I was reminded of that old saw yesterday on reading the NY Times report of the complaint that Pfc. Bradley Manning (the Army intelligence analyst accused of leaking US government files to WikiLeaks) was stripped and left naked in his cell for seven hours on Wednesday.
The Times notes that the conditions of Private Manning’s confinement in the Marine brig in Quantico have drawn criticism over several months.
Manning's lawyer is reported as indicating that the soldier's clothing was returned to him on Thursday morning after he was required to stand naked outside his cell during an inspection.
This type of degrading treatment is inexcusable and without justification. It is an embarrassment to our military justice system and should not be tolerated. Pfc. Manning has been told that the same thing will happen to him again tonight. No other detainee at the brig is forced to endure this type of isolation and humiliation.The Times goes on to report that a Marine spokesman said -
a brig duty supervisor had ordered Private Manning’s clothing taken from him. He said that the step was "not punitive" and that it was in accordance with brig rules, but he said that he was not allowed to say more.We might question the appropriate of brig rules that allow prisoners to be kept 'in the buff' ... and go on to ask whether there are similar rules in Australian military law and in Australian public/private incarceration institutions. Presumably there are ... and privacy would be one response if information was sought regarding the treatment of individuals. How many Australians in custody are left without their y-fronts for a day or so ... and if the rationale is prevention of self-harm, should we consider medication rather than removal of what might be used for a noose?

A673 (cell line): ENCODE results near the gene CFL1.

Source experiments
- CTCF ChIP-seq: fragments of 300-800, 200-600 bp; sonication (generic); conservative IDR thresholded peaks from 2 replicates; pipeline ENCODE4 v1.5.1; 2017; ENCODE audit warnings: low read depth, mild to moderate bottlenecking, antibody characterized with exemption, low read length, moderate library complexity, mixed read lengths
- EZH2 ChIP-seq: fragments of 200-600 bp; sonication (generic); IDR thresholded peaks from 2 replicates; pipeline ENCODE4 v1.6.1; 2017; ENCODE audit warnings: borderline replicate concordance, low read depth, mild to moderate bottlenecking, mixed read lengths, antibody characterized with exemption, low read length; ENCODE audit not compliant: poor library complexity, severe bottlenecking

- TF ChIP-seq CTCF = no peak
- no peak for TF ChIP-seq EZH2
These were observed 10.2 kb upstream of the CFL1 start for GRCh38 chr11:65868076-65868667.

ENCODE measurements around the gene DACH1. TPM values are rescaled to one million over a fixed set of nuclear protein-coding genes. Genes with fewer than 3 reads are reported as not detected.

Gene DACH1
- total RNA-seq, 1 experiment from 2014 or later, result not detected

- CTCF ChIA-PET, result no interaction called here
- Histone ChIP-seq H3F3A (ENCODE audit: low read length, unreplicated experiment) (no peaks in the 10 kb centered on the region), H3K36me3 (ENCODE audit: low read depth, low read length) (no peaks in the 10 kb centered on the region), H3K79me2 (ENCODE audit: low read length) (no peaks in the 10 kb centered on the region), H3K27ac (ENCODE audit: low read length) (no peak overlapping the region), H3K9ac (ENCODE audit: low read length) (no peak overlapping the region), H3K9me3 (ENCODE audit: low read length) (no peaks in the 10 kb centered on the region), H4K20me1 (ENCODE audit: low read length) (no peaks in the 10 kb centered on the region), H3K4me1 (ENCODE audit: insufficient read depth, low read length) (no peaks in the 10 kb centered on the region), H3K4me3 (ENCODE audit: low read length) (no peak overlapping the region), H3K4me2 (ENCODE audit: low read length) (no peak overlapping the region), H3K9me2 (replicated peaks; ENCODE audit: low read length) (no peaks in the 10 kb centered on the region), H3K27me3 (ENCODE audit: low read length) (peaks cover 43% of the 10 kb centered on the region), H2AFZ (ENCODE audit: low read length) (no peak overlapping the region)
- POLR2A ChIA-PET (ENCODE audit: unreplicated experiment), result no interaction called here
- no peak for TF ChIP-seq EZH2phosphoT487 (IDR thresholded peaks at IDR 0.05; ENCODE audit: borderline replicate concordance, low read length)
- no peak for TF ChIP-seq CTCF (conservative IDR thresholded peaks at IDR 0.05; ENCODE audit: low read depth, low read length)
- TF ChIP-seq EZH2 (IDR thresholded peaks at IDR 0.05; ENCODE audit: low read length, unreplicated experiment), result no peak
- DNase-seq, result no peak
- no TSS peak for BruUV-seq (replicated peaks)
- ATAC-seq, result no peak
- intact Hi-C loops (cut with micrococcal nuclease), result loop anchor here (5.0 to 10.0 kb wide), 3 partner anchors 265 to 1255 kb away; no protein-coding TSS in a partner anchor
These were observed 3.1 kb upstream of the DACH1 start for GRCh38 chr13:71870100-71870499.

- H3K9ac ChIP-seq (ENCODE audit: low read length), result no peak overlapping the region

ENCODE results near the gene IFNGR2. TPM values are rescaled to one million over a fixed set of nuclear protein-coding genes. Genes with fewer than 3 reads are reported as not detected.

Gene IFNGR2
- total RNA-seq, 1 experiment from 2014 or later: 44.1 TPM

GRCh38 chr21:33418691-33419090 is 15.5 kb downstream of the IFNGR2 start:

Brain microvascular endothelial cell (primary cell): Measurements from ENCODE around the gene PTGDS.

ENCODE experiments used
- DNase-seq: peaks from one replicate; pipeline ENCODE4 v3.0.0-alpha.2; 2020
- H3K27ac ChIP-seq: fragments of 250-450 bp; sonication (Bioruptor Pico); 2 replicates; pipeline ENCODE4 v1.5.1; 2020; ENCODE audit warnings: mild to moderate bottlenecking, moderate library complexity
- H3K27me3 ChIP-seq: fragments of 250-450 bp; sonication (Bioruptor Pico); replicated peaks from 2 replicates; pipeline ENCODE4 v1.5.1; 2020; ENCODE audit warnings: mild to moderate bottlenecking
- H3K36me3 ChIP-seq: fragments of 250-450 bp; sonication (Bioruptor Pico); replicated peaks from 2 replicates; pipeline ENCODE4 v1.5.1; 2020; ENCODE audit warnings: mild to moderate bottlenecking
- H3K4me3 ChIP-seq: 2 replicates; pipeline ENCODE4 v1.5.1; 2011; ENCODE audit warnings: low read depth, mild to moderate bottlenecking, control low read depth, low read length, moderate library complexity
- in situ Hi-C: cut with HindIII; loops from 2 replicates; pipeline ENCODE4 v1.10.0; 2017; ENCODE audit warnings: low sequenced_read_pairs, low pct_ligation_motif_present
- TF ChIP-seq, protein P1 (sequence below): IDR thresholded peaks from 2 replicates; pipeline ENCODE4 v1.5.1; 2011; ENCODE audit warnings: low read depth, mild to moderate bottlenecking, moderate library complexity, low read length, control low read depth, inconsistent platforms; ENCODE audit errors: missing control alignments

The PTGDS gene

"It would be inappropriate for me to explain it", Lieutenant Villiard said. "I can confirm that it did happen, but I can't explain it to you without violating the detainee's privacy."
The Times notes that Manning is being held as a maximum security detainee "under a special set of restrictions intended to prevent self-injury, even though supporters say there is no evidence that he is suicidal".
During an appearance on MSNBC earlier on Thursday, Geoffrey Morrell, the Pentagon press secretary, attributed the general conditions of Private Manning’s confinement to "the seriousness of the charges he’s facing, the potential length of sentence, the national security implications" and to protect him from potential harm.The effectiveness of that protection is uncertain -
one of Private Manning’s friends, David House, said in a conference call with reporters that he had visited the soldier the previous weekend and that his mental condition was severely deteriorating as a result of being confined to his cell 23 hours a day, with one hour to exercise in an empty room, and largely isolated from human contact. ... House said that Private Manning did not seem suicidal and contended that he was being pressured to cooperate.On Wednesday the US Army announced 22 additional charges against Manning, including "aiding the enemy", although at the time there was no indication as to the identity of that "enemy” (subsequently glossed as any hostile forces that could benefit from learning classified military tactics and procedures).